I write to say that members of the AIP look forward to the paper you will
be presenting at the 24th International Congress of Papyrology in Helsinki.
Such an occasion offers both audience and lecturer an opportunity to benefit
from the work you have been doing and that you plan for the future.
Since this may well be the first international congress at which you have
given a lecture, I thought I would put down a few 'do's' and 'don'ts' to
bear in mind as you prepare your paper.
- speak slowly and clearly. Some of us may have problems following
an argument in a language we don't know well.
- have the confidence to look at you audience from time to time.
This will help your rapport with those whose comments may help your work.
A lecture should be a two-way process.
- remember that we do not all necessarily share your expertise and may
need some basic background explanation to benefit from your argument.
- present the information you will discuss and the main points of your
argument on a handout / overhead / or screen. This will certainly
aid your audience and is a way to avoid the need to quote long papyrus references.
Figures and names are often hard to follow in a language other than one's
- suggest questions where members of the audience may be able to help.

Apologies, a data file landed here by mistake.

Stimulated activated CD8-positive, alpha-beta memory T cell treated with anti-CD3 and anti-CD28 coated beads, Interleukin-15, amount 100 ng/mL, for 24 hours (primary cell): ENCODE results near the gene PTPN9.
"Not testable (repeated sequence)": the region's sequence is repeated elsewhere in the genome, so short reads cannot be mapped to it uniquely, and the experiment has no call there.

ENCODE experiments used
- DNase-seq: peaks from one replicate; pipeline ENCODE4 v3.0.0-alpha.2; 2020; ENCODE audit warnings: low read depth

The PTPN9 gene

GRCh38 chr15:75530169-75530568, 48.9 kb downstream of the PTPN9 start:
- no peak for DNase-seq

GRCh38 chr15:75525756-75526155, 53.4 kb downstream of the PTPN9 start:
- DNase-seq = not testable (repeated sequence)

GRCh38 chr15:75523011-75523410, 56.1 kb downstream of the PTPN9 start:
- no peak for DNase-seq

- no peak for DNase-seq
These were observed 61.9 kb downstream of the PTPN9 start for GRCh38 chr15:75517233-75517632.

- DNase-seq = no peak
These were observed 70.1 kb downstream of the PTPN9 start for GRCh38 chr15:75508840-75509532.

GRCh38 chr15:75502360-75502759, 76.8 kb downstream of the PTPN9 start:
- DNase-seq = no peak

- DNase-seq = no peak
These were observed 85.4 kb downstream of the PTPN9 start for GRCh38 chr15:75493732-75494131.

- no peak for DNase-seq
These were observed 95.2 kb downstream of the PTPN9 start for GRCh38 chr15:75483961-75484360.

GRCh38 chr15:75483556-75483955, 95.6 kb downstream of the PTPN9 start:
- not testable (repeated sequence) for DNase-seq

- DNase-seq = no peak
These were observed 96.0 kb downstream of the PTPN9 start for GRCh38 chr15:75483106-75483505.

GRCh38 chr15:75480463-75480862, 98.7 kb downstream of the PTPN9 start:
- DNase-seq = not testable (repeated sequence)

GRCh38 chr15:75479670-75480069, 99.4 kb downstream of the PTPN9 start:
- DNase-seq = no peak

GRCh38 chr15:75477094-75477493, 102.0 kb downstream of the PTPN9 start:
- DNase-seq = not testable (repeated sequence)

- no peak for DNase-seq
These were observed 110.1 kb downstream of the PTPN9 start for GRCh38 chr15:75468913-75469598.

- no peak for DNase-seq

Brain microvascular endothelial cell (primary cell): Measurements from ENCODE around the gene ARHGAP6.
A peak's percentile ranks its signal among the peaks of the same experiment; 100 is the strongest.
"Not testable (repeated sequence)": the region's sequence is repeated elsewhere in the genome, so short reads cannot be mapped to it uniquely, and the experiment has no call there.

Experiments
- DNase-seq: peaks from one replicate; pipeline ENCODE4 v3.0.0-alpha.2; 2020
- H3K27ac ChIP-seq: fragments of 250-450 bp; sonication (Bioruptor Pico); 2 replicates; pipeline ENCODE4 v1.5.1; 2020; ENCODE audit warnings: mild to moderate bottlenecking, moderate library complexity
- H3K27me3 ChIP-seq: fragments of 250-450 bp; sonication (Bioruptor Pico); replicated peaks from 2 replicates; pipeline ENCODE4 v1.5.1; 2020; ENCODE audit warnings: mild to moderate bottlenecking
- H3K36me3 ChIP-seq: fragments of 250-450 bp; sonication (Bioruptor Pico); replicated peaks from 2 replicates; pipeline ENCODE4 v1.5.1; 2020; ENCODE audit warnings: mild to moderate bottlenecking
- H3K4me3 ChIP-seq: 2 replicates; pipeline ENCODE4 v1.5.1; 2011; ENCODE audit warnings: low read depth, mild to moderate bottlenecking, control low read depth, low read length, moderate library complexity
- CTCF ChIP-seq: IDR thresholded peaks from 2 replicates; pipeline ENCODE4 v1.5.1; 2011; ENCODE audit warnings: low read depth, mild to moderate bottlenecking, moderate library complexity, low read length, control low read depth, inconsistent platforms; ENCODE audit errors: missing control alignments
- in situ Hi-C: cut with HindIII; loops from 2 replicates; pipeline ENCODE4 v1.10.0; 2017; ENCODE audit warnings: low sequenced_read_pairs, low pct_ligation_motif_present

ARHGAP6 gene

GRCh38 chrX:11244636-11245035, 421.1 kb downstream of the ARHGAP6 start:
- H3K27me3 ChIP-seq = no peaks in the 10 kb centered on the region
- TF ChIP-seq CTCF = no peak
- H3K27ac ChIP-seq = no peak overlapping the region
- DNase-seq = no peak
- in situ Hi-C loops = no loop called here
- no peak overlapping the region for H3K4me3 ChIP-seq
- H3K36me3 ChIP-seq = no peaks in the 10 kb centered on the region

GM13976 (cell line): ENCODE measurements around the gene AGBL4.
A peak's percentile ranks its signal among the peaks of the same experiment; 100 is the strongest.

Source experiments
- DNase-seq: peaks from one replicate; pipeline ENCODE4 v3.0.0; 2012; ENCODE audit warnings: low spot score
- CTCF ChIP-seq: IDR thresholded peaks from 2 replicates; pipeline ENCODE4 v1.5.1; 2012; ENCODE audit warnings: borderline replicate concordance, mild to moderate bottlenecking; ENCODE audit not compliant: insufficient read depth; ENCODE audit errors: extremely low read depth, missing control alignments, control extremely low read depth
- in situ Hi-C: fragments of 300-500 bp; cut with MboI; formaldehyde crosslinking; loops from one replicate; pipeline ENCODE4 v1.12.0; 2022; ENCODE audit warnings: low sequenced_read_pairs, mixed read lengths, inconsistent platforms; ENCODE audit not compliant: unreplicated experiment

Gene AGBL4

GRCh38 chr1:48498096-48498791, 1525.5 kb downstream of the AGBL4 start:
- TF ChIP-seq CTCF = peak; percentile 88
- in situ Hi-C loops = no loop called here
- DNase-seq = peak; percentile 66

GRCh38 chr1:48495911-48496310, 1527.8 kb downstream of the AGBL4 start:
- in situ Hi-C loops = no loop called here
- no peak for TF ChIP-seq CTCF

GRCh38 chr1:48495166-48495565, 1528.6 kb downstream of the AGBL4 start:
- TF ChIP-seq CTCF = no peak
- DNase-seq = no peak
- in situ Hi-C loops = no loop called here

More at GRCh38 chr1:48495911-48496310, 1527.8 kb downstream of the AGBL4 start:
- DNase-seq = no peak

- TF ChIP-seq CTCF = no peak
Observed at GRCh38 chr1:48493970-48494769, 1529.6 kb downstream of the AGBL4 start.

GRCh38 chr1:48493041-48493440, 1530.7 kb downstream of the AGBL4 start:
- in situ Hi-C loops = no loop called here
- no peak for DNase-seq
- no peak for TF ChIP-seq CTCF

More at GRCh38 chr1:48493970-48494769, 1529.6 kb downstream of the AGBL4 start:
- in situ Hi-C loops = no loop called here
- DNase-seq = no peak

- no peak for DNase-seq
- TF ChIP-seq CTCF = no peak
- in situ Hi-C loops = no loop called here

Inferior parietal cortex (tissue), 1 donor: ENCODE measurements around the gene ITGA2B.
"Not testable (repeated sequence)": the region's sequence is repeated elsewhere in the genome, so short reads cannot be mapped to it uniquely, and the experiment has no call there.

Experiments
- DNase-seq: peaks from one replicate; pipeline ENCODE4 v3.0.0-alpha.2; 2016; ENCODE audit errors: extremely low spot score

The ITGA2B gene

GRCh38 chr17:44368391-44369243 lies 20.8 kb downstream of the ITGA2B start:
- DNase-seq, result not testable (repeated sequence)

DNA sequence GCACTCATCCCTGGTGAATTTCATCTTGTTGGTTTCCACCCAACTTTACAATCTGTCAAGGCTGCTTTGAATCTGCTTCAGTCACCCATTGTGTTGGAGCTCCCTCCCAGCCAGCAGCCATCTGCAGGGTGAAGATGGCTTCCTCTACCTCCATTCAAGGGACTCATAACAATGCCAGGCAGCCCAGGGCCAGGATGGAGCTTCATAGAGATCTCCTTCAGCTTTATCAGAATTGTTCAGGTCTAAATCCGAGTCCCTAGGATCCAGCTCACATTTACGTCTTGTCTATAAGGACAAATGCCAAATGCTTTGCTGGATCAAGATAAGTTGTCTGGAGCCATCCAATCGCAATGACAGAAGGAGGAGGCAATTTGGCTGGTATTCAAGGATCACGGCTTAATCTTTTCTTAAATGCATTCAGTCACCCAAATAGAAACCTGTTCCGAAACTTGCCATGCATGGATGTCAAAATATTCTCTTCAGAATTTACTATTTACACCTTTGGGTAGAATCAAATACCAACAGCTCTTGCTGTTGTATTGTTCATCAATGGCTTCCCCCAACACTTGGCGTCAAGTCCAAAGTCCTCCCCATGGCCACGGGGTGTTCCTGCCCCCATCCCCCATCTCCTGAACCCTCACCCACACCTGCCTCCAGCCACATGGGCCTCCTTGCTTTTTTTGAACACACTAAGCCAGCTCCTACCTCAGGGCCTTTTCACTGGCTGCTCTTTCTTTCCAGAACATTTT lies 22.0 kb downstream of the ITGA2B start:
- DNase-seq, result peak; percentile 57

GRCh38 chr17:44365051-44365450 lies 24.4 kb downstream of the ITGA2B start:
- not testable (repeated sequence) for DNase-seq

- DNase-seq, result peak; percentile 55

- time your paper carefully, leaving time for questions at the end.
- find out in advance how the technical aids work. And please use
a microphone if available. Some of us may be somewhat hard of hearing.
- enjoy the experience!
- try to say too much. If you are to benefit from the discussion
you must not overrun your time. Stick to the main points and make
them clearly. You can use a handout (or similar) to fill in the detail.
- speak too fast. If yours is not our first language we need you
to speak slowly and to enunciate clearly so that we can follow what you
want us to hear.
- expect your audience to know all that you know. We may need explanation
of what to you is well known.
- be over nervous. Your audience wants to hear what you have to say
and to offer help and expertise rather than criticism.
I do hope your paper goes well and that you find help in your work from
other participants both in your audience and at the congress more generally.
Ours is a friendly discipline with many distinguished scholars. The
contributions of those of you new to research are important for our future.
So enjoy the congress and meeting fellow papyrologists.
GOOD LUCK WITH YOUR PAPER.
Dorothy J. Thompson